How often can a person change his or her Will?

There’s no limit to how often a person can change their Will.

What is the best way to deal with paying minor beneficiaries?

A Trust can be established in your Will in order to hold and administer assets on behalf of a beneficiary who is a minor. Whether it makes sense to set up a Trust Fund depends on the beneficiary’s circumstances and the value of the assets.

Some reasons for setting up a Testamentary Trust include:

To provide for maintenance obligations.
To ensure that minors’ inheritances are managed by the trustees until said minors reach an age specified in the Will.
To administer assets on behalf of immature/handicapped beneficiaries during their lifetime.

What are the pitfalls that people should avoid?

Leaving estate planning too late: Life is short and it’s best to be prepared for the unforeseen.
Ensure that there is enough liquidity in your estate to cover debt and costs involved in the winding up process. This is one of the main purposes of estate planning. Many people often forget to make sufficeint provision for your dependents after your death. Forgetting to change your Will after major life changes: Update your Will when you get married or divorced, have a child or a death in the family. Other opportunities which may require a change or updating of your Will include legislative changes, a change in assets or significant changes in the tax amendment acts. Don’t forget to nominate an executor: You must appoint an executor in your Will. The executor is responsible for ensuring that the terms of your Will are carried out and that your estate is administered in terms of the law. Ideally this should be a professional person or trust company, who specialises in the drafting of Wills and administering deceased estates. Be mindful of taxes. Capital gains and income tax might be payable on death. The estate of a deceased person may also be subject to Estate Duty, after taking into account a deduction of R3.5 million against the net value of the estate. Estate Duty is levied at a rate of 20% against the dutiable value of the estate up to R30 million, and at a rate of 25% against any portion of the dutiable estate exceeding R30 million. Therefore, if the total net value of the estate is R4 million, Estate Duty will be due on 20% of the amount exceeding R3.5 million, which amounts to R100 000 (20% of R500 000). It is normally the responsibility of the Executor to pay the duty as levied on the property of the deceased. Seek professional help: A DYI approach to your estate planning may result in unintended consequences or protracted legal battles. Know and understand the law regarding estate planning. Like your financial plan, ensure your regularly review your Will and revoke any previous Wills by ensuring your most recent Will has the correct wording.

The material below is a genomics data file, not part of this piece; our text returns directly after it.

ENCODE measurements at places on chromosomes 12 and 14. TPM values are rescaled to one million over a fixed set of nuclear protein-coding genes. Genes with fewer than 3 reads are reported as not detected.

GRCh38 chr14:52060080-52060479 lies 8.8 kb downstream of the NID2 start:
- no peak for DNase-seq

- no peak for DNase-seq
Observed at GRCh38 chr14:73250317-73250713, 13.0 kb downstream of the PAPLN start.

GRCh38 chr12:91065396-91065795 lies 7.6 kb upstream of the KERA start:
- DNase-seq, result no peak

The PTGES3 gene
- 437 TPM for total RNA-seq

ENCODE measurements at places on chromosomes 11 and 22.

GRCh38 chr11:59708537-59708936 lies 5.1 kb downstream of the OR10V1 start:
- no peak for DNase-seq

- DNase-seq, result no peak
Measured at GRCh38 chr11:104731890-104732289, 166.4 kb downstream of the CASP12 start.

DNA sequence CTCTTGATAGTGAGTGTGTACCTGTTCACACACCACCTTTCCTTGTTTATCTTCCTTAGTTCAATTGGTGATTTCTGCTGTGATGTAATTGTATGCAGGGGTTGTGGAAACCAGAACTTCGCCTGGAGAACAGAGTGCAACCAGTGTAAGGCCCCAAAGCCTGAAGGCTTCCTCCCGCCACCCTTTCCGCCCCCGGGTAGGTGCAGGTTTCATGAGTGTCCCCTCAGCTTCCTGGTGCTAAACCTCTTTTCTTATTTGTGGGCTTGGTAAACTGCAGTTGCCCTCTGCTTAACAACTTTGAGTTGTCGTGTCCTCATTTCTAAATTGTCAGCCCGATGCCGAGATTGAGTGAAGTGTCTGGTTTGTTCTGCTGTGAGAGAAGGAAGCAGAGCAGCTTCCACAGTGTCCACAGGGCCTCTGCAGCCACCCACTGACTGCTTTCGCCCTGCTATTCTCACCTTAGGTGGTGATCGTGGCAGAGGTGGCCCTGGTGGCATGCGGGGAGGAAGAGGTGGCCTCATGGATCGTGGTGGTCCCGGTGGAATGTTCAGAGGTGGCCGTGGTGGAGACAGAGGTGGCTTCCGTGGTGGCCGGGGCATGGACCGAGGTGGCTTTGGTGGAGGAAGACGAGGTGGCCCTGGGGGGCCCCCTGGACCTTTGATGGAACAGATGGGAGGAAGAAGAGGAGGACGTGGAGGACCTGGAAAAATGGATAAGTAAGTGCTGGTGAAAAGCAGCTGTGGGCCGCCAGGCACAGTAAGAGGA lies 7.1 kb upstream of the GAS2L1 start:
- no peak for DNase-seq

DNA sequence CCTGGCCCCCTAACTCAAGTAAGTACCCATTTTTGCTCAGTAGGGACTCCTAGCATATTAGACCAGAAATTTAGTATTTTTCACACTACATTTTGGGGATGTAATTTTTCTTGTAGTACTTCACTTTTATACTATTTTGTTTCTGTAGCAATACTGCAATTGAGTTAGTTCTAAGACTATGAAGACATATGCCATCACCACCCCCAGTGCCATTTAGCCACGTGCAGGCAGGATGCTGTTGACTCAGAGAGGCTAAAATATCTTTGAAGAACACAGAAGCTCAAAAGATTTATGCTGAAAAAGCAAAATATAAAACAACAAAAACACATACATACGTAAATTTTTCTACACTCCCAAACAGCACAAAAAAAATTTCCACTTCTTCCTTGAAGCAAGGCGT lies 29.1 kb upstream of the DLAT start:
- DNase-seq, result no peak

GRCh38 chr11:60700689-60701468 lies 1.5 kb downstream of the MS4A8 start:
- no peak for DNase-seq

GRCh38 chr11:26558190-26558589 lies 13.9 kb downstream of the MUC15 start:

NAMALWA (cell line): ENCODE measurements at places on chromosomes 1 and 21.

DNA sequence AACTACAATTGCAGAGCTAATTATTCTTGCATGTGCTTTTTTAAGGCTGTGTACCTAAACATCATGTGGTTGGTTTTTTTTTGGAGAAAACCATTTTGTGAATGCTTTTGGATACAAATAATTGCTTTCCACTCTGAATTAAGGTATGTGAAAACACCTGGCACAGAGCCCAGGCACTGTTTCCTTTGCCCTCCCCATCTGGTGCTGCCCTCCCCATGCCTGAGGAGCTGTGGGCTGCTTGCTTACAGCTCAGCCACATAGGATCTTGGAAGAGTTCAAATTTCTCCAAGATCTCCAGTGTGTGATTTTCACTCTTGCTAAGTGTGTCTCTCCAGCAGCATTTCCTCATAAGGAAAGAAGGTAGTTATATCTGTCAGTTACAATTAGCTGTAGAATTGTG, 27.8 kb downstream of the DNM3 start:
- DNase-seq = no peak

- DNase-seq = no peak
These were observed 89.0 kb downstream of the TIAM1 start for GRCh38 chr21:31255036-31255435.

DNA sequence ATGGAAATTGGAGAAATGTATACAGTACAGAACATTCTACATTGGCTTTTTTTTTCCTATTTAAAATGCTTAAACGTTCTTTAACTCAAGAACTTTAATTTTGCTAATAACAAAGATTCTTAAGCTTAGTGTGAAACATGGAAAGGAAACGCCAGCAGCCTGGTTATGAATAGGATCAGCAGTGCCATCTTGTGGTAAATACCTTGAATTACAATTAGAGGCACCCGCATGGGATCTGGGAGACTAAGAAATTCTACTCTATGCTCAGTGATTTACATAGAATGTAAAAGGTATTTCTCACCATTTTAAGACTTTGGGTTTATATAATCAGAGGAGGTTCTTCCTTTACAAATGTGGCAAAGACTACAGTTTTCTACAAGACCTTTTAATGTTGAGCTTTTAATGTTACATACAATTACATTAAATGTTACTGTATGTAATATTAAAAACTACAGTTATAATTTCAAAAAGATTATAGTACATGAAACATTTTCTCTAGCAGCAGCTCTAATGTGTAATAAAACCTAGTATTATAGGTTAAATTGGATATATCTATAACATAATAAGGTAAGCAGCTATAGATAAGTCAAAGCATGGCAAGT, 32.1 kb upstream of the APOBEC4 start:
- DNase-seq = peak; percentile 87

Where can people go to draft a Will and how much does a Will normally cost?

Should you need assistance with the drafting of a new Will, updating your existing Will or need expert advice on estate planning, speak to an Old Mutual adviser to weigh up your options and decide on the best path for you. The costs of drafting a Will may differ depending on the service provider used.

Examples in this regard are:

(a) A provider does not charge anything, if he is appointed as executor of the deceased estate in the Will.
(b) Another provider charges a fee of R350 for drafting the Will if the provider is nominated as the executor in the Will, or a fee of R1,000 if the provider is not appointed as executor in the Will.
(c) There is also a further provision that no fee is charged for drafting a Will where the provider is nominated as executor of a Will for a client who is 60 years of age or older, and the value of the estate is at least R2.5 million.
(d) Also bear in mind that an annual fee may be charged for the safekeeping of the Will, where the service provider is required to keep custody of the Will.

Find out where you can get your will drafted for free by clicking here.

ALSO READ: What you need to know about wills – expert advice

Image courtesy of iStock/ zimmytws